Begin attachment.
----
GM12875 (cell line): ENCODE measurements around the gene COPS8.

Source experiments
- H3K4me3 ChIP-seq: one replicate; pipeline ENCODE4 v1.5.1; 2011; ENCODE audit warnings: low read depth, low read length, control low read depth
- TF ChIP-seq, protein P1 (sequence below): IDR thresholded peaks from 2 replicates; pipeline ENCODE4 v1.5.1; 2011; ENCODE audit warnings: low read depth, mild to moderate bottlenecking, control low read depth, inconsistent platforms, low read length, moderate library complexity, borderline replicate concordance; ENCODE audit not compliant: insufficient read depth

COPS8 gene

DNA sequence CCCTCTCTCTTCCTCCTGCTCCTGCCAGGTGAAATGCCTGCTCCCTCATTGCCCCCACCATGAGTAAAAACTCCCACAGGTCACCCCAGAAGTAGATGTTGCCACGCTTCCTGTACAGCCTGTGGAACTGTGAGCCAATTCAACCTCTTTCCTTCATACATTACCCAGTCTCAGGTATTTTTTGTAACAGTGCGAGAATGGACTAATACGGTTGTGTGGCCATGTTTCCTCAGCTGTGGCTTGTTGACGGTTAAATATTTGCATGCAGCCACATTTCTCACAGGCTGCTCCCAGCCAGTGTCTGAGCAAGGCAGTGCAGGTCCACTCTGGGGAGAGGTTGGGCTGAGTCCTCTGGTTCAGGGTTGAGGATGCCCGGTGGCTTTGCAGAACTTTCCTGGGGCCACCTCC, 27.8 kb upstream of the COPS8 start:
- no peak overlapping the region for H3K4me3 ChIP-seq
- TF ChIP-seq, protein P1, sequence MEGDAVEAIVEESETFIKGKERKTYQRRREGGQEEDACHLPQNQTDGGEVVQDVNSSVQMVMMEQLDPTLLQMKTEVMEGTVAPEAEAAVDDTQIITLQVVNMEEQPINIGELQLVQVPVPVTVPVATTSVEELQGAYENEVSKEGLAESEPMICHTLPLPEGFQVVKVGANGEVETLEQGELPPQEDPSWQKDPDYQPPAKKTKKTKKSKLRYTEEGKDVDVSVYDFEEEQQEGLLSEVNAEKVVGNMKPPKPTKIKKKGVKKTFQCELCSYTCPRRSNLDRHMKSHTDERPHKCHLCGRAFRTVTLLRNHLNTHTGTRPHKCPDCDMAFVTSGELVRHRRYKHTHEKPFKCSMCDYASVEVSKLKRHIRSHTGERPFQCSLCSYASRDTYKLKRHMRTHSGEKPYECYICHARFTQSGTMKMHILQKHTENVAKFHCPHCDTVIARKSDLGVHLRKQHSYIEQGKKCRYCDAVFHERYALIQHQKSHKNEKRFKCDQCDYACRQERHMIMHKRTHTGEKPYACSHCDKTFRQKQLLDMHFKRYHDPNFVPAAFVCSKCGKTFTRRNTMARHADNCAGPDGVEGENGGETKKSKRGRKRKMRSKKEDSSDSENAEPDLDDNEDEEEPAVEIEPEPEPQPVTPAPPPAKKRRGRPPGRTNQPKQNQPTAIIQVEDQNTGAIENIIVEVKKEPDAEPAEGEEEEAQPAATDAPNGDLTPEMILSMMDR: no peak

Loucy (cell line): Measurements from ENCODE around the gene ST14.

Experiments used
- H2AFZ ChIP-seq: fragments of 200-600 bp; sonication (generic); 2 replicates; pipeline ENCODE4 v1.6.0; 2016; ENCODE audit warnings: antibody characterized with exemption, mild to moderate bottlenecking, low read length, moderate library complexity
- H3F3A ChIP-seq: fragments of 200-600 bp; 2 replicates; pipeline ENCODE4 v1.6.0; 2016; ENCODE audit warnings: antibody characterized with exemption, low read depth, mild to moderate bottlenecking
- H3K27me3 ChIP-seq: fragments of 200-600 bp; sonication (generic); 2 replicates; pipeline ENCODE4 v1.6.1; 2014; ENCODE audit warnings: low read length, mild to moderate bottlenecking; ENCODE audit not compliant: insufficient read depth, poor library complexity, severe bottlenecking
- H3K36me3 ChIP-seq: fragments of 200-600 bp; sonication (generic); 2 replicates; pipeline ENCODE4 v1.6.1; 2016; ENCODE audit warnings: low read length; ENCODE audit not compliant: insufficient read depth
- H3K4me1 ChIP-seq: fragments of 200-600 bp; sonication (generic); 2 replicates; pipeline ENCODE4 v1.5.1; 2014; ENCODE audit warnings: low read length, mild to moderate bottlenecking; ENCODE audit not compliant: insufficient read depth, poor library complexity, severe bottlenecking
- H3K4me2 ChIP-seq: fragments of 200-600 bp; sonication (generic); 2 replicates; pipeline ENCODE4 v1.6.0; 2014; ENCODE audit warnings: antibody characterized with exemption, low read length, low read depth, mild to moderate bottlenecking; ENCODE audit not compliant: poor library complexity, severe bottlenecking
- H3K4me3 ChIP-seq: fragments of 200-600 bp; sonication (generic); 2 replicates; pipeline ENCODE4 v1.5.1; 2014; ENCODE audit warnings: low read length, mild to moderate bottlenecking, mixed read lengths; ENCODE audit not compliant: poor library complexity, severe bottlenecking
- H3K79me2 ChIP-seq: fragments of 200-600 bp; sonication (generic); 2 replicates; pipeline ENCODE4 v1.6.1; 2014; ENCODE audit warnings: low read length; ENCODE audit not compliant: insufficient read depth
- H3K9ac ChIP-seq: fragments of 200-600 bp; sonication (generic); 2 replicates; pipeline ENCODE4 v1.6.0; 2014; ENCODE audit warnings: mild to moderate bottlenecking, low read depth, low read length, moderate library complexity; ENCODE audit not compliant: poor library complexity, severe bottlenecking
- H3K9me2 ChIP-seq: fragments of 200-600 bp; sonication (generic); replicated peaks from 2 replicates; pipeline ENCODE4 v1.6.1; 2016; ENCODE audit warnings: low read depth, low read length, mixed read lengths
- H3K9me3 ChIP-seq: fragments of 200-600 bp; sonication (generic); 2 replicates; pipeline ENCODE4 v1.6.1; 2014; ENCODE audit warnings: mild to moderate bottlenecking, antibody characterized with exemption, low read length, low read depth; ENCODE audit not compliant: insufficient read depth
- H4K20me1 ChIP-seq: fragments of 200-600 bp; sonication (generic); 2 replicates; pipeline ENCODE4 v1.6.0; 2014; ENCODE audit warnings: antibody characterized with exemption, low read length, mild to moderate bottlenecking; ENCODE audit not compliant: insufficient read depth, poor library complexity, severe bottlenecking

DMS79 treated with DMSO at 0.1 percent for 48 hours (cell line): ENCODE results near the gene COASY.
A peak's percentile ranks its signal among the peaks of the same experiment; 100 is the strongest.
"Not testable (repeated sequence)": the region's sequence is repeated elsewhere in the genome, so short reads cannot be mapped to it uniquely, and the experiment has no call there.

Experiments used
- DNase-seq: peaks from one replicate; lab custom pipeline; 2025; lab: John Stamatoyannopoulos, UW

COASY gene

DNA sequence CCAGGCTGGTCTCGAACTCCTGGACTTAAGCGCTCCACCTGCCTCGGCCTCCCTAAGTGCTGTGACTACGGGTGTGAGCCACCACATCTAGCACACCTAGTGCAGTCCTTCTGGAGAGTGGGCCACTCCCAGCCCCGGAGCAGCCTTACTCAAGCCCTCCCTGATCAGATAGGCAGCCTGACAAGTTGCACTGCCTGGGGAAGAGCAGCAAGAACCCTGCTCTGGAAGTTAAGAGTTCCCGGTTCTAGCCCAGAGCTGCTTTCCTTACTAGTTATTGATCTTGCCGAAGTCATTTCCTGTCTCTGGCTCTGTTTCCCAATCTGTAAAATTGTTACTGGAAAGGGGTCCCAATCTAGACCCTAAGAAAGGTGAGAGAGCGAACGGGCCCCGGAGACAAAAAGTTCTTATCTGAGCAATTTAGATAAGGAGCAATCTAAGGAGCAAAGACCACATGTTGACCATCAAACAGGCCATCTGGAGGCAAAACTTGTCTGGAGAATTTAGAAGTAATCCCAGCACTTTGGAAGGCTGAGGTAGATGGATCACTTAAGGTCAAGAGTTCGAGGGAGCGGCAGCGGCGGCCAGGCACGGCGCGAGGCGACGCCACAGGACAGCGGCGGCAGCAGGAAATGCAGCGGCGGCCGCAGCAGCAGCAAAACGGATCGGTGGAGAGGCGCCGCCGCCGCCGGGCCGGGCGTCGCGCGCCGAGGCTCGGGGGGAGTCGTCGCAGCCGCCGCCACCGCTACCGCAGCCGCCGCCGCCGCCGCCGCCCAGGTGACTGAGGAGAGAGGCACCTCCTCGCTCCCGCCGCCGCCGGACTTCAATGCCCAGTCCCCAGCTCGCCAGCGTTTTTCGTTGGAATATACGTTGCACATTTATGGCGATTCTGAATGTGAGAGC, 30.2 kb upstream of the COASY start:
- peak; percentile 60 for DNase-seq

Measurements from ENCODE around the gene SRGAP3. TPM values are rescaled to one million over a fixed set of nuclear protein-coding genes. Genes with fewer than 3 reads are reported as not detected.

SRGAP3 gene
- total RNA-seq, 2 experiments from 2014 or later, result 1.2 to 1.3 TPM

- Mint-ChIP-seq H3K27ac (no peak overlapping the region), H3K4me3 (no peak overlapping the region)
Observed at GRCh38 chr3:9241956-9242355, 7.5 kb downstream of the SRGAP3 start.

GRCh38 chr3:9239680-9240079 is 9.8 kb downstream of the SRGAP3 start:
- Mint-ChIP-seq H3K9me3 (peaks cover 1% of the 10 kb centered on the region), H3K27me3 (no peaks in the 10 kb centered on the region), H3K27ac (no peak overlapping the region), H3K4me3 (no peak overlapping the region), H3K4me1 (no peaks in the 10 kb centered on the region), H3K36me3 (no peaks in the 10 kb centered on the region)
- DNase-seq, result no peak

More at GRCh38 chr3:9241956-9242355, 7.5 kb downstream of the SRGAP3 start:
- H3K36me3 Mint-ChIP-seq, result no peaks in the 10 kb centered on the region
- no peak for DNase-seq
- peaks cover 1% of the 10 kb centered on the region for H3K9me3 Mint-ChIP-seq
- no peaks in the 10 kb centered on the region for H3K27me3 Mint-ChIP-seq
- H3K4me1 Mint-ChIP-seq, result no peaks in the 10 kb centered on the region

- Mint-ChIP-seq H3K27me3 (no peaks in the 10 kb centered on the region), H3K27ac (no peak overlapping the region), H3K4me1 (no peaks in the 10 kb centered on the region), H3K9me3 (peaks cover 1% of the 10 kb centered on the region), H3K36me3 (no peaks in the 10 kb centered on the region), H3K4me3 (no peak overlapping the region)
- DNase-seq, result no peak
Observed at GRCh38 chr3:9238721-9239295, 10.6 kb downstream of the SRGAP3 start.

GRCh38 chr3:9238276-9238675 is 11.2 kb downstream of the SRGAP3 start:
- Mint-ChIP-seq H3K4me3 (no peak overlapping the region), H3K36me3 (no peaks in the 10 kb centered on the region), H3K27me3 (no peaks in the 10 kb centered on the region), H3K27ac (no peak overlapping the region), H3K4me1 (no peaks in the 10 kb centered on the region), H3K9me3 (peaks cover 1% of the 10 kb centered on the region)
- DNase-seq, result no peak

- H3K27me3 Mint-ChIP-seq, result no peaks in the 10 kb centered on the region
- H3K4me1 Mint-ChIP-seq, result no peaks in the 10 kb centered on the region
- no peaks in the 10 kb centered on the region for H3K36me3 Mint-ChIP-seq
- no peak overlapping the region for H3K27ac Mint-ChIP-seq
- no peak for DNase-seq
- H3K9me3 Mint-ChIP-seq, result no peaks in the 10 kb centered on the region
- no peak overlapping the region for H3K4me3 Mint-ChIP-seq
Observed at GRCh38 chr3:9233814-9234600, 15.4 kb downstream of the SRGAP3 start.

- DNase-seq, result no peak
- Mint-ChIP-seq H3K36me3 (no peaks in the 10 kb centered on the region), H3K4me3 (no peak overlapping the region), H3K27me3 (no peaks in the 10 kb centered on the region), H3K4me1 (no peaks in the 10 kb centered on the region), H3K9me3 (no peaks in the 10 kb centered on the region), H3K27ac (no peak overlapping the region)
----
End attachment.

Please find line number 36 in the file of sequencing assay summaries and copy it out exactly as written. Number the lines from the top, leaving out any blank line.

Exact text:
GRCh38 chr3:9239680-9240079 is 9.8 kb downstream of the SRGAP3 start: